Moisture is one of the key elements needed to strengthen your hair and prevent breakage. You can use these types of oils by themselves, or by adding them to water or a leave-conditioner to help distribute them evenly through your hair. If you use these oils sparingly, you can leave them in your hair because they actually disappear without living a sticky film They make for a great pre-shampoo or sealant and you can also use them as hot oil treatments!
Considered a super food due to its unique combination of fatty acids, vitamins, saturated fat and antioxidants it has anti-viral, anti-bacterial and anti-fungal abilities so it’s good to help treat any scalp conditions you have such as dandruff or psoriasis, it promotes hair growth and a healthy scalp.
Renown, for its nourishing properties coconut oil is one of the most popular hair care oils on the market. This lightweight oil is absorbed by the hair, and it’s a great way of preventing protein loss (that leads to dryness) and hygral fatigue (excess water intake in hair). It’s an excellent moisturiser and as mentioned above, moisture works wonders against breakage an gives the hair a healthy shine! BUT coconut oil is not for everyone depending on your curl/hair type this oil can be your arch enemy or the best oil you've ever used.
I recommend an unrefined extra virgin coconut oil; it’s the least processed and ideal for helping to replenish moisture in dry hair. It’s one of the few oils that can both penetrate and seal. Although, while it can get beneath the surface, the amount that actually goes in is questionable, so it’s best applied as part of the LOC method i.e., mixed with a water-based leave-in conditioner to seal the hair. The water works as a carrier for better absorption.

Coconut oil is also great for high porosity hair that soaks up product but doesn’t necessarily hold moisture very well. The natural proteins in coconut oil help fortify the gaps to better seal in moisture and ultimately prevent damage.
You will find many shampoos, conditioners, and styling treatments infused with avocado oil. This oil is brimming with great hair beautifying ingredients such as vitamin A, B, C, E, biotin, oleic and fatty acids. Eating avocados or applying the actual fruit to your hair as a mask is also beneficial, but the oil is not only good to ingest but also as a tool to reduce dandruff, detangle your hair and fight breakage, resulting in thicker, stronger, longer hair. Thanks to its conditioning prowess, it can penetrate the shaft of coily and kinky hair types and create an environment for hair to flourish and delay ageing. Try it as a pre-poo or as a weekly deep conditioning treatment.
Olive oil is a staple in many households, and it is an amazing moisturiser for your hair!  An honorary member of the natural hair movement, this moisturising oil has an illustrious history of performance among naturalistas everywhere. Some call it ’liquid gold’. Best applied post-wash while hair is still wet. The water will help the oil sink deeper into the hair, hydrating the hair and scalp. Once absorbed, it softens the hair, smoothing the cuticle making it easier to detangle, and on the surface, you’ll notice a lot more shine.
Extra Virgin Olive Oil (EVOO) is amazing and easy to get hold of, cheap and probably already in your kitchen cupboard. It goes without saying that it needs to be extra virgin because it is cold pressed, unrefined and therefore retains all the properties that are beneficial to our hair and body.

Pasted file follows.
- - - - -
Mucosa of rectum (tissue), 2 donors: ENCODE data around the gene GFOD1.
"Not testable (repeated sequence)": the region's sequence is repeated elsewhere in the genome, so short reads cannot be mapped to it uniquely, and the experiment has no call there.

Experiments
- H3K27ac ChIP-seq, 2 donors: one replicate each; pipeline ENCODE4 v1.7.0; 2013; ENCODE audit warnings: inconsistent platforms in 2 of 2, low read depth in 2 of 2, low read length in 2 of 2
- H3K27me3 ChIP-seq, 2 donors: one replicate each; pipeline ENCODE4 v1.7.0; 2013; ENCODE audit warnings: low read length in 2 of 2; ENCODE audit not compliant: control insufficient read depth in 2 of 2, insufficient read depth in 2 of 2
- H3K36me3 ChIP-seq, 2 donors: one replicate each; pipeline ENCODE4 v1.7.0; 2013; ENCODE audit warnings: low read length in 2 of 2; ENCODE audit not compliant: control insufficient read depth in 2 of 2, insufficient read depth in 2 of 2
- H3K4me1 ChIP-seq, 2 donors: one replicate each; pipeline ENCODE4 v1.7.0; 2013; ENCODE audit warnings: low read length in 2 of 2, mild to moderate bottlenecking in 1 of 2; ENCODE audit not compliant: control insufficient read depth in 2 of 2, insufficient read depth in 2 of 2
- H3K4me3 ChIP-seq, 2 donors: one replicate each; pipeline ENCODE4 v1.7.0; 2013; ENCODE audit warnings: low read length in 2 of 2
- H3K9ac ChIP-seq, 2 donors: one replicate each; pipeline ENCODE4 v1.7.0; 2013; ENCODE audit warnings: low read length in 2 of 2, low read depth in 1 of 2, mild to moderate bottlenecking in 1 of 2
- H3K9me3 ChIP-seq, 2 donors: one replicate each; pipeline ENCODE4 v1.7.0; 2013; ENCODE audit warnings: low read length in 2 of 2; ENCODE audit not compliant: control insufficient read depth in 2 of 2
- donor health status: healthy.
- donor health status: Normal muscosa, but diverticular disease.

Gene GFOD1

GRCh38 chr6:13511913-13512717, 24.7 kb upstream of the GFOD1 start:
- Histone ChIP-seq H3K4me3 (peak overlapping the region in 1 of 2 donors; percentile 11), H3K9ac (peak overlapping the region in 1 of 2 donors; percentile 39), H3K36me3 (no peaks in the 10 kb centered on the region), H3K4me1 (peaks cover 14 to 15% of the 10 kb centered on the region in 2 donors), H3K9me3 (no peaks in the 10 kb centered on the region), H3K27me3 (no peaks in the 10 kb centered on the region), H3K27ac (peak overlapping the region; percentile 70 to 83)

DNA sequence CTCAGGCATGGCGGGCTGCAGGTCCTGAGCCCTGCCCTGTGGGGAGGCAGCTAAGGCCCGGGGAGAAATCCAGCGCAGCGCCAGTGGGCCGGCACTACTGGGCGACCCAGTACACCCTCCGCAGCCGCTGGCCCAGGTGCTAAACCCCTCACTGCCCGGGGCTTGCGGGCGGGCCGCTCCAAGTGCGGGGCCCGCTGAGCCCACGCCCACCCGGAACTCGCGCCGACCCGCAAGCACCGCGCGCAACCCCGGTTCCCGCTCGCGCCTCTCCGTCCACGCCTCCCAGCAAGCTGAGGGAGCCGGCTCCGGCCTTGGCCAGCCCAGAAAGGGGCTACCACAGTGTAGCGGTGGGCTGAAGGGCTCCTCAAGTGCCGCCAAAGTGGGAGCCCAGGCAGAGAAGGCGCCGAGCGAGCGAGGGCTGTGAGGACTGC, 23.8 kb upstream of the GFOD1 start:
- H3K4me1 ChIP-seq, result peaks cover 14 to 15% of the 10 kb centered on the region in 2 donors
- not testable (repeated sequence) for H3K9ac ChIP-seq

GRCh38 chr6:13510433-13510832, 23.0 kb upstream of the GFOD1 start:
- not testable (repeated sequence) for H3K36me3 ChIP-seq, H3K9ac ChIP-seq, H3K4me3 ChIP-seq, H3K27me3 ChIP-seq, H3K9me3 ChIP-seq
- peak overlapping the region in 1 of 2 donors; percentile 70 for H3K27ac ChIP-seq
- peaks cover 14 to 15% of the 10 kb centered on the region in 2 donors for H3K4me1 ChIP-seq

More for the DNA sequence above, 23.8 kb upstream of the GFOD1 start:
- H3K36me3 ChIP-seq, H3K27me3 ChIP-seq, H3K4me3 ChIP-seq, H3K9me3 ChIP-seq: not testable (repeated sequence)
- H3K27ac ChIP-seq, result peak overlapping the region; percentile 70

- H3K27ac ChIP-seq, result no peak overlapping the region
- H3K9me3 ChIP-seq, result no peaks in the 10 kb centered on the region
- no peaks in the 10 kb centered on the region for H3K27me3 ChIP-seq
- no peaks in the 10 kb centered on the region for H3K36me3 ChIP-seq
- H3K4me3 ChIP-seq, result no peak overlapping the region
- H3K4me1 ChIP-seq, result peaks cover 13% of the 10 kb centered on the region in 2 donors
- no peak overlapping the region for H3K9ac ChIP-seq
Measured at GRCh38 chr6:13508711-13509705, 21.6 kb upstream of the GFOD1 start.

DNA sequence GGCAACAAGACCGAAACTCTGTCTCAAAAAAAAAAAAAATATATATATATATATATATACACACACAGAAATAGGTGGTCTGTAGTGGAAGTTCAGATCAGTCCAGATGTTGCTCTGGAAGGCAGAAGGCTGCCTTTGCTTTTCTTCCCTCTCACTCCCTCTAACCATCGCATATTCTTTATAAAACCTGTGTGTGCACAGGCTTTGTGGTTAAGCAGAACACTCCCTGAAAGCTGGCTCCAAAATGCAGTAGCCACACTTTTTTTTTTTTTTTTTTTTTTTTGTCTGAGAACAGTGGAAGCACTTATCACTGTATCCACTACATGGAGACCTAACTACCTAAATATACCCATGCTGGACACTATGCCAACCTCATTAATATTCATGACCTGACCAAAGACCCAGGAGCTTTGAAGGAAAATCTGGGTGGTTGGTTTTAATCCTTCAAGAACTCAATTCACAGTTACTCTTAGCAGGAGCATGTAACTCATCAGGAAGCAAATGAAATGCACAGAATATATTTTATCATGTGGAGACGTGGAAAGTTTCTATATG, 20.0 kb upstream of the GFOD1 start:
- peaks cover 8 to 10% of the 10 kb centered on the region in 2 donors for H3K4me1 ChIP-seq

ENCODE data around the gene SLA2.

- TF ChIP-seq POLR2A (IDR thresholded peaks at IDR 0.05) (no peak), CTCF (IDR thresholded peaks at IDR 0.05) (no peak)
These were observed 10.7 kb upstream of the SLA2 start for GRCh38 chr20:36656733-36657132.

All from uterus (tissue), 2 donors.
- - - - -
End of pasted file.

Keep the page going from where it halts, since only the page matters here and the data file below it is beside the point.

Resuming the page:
Furthermore, EVOO is both a moisturising and sealing oil, meaning that it’s an oil that moisturises the hair strand but still leaves a protective layer around it, which is perfect for sealing in the moisture.   This oil is packed with antioxidants that help fight against free radicals to delay grey hairs, which also give EVOO its anti-inflammatory and anti-bacterial properties helping to fight off fungi and bacteria, such as dandruff.
EVOO also helps prevent or slow down hair loss has it blocks the production of the DTH hormone. Use it and you can expect your hair to be conditioned and moisturised as it will smooth your hair, help delay moisture loss and increase manageability.
Now, onto sealing oils. While moisturising oils can get inside your hair cuticle, a sealing oil will not be capable of penetrating the hair and does not offer moisture. However, do not discount this oil type. They still serve an important role in your hair care routine: locking in moisture. Best used after a thorough cleanse and application of hair moisturisers and other nourishing products. By adding a final layering of a sealing oil over the top your hair, you can trap and keep moisture in!  While these oils do keep added moisture in your hair, they don’t let any new moisture get in.
And remember! These usually heavy and thick oils will not be absorbed by your hair, which means that there will be a thick film over your hair once you’ve applied it.
Sealing oils are most commonly used to keep your hair soft and conditioned, so it stays shiny and nice for a longer!
Due to its thick honey-like consistency, Jamaican black castor oil is an excellent sealing oil for dense textures like 4b. 4c kinky, coily hair. Its easily spread, and a little goes a long way.  With just one application you notice your hair is softer and more pliable. On top of being a great moisture sealant, Jamaican Black Castor Oil is probably the most popular oil to aid in hair growth. When applied to the scalp directly, it’s said to help draw out impurities and stimulate blood flow, which helps other valuable nutrients get right to the hair follicle. This is how the growth spurt happens/ which stimulates hair growth!